Judy B. Goss is an Arkansas playwright, born attuned to life’s dramas in Dallas, Texas. Her family moved to Conway, where she received a B.A. in theatre arts at Hendrix College and wrote an honors thesis: “The Theatre of Federico Garcia Lorca.” At the University of Texas, Austin, she focused on literary analysis and adapting scripts from poetry and fiction to earn the M.A. in oral interpretation of literature. Her adaptation of Eudora Welty’s “Lily Daw and the Three Ladies” was published shortly afterwards in Group Performance of Literature (Long, Hudson & Jeffrey). After directing theatre at the Southeast Arkansas Arts & Science Center, she married and taught creative dramatics and poetry writing as an Artist-in-Education in Little Rock. As her daughters grew, she earned the M.Ed. in secondary education at UALR, in order to teach drama at the new arts magnet high school: Parkview. Besides theatre classes, she taught creative writing and sponsored the literary magazine, which fueled her desire to write plays. Over a decade and several scripts later, she wrote “T.O.T. for A.Y.P, or the Certifiable Teacher,” which told her it was time to leave teaching. These days she enjoys playing in her own mountains of paperwork, and then riding bikes with her husband on the river trails.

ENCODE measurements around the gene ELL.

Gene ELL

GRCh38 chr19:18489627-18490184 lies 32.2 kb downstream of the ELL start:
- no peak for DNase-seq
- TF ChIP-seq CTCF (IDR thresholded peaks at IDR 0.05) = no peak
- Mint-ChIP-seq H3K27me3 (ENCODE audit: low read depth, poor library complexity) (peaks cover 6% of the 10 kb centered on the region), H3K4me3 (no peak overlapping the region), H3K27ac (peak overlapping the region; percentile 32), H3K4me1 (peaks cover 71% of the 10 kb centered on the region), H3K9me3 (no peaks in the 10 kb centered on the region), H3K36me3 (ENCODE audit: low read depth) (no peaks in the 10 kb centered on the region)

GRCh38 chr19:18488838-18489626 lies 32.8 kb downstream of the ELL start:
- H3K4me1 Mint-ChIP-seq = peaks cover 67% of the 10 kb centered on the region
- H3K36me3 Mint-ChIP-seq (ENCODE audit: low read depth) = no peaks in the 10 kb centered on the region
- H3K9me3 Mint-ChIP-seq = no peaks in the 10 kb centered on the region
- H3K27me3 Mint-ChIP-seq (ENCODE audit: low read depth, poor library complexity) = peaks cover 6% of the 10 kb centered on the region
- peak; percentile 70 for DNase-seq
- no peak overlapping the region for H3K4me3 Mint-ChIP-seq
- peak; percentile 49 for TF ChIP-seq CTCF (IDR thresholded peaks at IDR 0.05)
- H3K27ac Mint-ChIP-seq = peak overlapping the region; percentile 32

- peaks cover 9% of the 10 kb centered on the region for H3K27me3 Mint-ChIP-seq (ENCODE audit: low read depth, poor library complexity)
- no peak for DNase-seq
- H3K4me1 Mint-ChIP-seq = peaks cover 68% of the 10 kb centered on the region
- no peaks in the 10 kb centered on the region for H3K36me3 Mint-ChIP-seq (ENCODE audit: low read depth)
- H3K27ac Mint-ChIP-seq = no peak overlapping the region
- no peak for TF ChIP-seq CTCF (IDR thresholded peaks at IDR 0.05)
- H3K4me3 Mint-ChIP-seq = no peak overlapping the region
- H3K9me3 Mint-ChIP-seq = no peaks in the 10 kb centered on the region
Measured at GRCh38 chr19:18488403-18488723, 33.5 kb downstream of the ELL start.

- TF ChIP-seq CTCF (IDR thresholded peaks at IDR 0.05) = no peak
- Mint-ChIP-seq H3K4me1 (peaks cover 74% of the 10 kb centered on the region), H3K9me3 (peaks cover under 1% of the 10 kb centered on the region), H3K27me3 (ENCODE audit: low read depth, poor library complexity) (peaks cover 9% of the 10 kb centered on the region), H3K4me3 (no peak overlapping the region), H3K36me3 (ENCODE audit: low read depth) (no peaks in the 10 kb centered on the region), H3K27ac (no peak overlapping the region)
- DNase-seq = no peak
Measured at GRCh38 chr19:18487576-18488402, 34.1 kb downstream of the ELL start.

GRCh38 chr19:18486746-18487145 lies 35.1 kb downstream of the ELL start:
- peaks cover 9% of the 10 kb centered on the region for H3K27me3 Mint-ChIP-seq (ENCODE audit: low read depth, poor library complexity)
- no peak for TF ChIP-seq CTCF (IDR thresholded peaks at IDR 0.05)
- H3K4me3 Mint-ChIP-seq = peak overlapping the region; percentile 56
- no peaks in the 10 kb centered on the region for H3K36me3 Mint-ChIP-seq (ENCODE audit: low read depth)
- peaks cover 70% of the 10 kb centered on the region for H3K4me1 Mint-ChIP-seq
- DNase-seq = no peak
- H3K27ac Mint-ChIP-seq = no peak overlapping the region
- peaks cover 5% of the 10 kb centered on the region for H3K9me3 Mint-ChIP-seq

She won awards for early one-acts in local contests and received an Arkansas Arts Council Fellowship in 2000 for her first full-length play. Audiences responded to staged script readings with interest and questions as well as laughter and applause. She relished being accepted to participate in the playwrights’ workshops at the Sewanee Writers’ Conference in 2009, 2010 and 2012 with mentors Lee Blessing, Beth Henley, Daisy Foote and Dan O’Brien, who gave challenging feedback on her plays. She was inspired by sharing script work at Sewanee with Larry Herold, Kevin Kautzman, Tory Stewart, C. S. Hanson, Jill Campbell, Jeanette Farr-Harkins, Scott Glander, Jessica Dickey, Mat Smart and other playwrights.
Her vital network of theatre collaborators encourages, questions and sustains her playwriting. The premiere production of First Farewell at Argenta Community Theater received a positive review in the Arkansas Democrat-Gazette in 2011, because it was well produced. The commissioned children’s play “Lost My Shoe to a Wallaroo,” was presented by Hendrix College Players to appreciative student audiences in 2013. Exciting work has begun on her current commission: a stage adaptation of the classic film Mrs. Miniver, which will premiere at Argenta Community Theater in July, 2015.